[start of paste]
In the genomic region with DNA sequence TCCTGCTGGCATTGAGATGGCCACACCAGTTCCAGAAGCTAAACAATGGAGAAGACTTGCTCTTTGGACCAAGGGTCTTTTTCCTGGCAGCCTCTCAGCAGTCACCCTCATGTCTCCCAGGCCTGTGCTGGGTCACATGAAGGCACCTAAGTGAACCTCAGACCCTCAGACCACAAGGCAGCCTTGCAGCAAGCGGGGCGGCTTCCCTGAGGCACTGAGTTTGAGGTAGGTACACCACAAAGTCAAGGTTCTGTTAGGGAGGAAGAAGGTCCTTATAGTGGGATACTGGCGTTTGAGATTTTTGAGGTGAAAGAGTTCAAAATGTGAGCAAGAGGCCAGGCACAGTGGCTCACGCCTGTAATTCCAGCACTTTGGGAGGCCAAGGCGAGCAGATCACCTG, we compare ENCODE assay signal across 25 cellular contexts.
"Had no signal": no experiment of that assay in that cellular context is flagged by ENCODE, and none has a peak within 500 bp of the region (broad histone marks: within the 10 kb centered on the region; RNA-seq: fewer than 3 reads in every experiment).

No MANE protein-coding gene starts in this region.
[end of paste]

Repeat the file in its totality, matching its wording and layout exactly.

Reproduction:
In the genomic region with DNA sequence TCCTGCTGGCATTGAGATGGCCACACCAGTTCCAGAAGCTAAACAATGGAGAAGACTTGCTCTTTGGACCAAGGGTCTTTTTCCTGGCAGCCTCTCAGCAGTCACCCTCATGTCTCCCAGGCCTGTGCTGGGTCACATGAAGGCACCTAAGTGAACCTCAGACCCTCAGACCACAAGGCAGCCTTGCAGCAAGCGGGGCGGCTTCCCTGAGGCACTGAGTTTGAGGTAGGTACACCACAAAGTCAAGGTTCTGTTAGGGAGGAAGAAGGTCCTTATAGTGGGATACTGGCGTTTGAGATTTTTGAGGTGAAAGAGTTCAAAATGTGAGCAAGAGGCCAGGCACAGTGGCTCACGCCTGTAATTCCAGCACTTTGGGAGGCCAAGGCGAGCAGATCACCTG, we compare ENCODE assay signal across 25 cellular contexts.
"Had no signal": no experiment of that assay in that cellular context is flagged by ENCODE, and none has a peak within 500 bp of the region (broad histone marks: within the 10 kb centered on the region; RNA-seq: fewer than 3 reads in every experiment).

No MANE protein-coding gene starts in this region.